“It was serendipitous.” That’s how Suzanne L’Heureux, founder and director of Oakland’s Interface Gallery, describes the studio visits and conversations that ultimately produced the exhibition The sun shot out from its silver side.
The intimate installation, which pairs photographic work by Gregory Kaplowitz and Elizabeth Bernstein, captures the medium’s foundational tenet -- translating light into solid forms -- and explores its physical, psychological, and likewise serendipitous potential.
Both bodies of work demonstrate the artists' interest in light and its effects, but the methods by which they arrive at those ends are notably different.
Kaplowitz creates photograms, a process actively explored by 19th-century photography enthusiasts in which objects are positioned on chemically treated, light-sensitive paper -- or fabric in this case -- and exposed to sunlight.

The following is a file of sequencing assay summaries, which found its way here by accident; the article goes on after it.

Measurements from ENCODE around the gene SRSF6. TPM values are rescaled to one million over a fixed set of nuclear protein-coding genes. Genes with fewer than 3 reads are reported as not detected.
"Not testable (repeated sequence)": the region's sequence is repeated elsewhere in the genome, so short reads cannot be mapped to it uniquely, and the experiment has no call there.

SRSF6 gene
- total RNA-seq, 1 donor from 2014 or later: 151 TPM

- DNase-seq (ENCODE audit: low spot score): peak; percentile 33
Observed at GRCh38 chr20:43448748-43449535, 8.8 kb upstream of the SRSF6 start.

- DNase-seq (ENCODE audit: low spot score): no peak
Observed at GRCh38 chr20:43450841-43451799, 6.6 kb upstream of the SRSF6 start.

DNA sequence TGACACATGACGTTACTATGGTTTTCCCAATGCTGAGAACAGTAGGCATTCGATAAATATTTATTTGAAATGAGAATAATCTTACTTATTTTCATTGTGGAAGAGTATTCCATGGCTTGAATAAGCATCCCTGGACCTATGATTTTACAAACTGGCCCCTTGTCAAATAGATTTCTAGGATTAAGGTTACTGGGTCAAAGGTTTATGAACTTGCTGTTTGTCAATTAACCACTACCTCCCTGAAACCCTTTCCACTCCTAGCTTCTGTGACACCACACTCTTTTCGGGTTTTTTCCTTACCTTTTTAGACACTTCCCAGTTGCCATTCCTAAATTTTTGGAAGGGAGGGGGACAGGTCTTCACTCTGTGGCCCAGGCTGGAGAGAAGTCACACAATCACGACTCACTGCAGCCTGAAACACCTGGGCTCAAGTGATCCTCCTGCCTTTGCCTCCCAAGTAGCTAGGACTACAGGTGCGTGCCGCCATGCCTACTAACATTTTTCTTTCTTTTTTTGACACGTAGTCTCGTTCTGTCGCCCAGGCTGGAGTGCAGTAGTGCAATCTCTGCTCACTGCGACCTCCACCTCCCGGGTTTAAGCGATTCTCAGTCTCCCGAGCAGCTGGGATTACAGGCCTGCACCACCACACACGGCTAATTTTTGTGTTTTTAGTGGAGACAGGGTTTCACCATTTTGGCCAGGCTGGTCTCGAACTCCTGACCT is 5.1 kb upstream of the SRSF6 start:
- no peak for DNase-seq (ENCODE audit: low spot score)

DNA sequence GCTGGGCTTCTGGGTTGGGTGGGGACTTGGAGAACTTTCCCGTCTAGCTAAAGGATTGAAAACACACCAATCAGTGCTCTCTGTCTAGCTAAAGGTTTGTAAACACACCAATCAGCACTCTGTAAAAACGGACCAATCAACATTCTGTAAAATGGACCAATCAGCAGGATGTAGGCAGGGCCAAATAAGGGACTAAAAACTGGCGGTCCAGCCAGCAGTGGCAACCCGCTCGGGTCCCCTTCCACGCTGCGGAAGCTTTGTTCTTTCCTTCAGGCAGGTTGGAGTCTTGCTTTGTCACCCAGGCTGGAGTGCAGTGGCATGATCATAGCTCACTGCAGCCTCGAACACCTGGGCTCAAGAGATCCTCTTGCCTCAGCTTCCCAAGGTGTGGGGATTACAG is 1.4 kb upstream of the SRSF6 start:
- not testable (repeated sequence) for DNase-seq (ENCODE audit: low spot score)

While completing a residency in upstate New York, Kaplowitz, who is interested in the aesthetic resonance between photography and abstract or non-objective painting, explored a nearby cemetery for the physical and spiritual inspiration it offered. He wrapped funerary plants he found there with treated mesh and muslin swaths and, after allowing the fabric to dry, stretched the textiles over frames or small wood supports.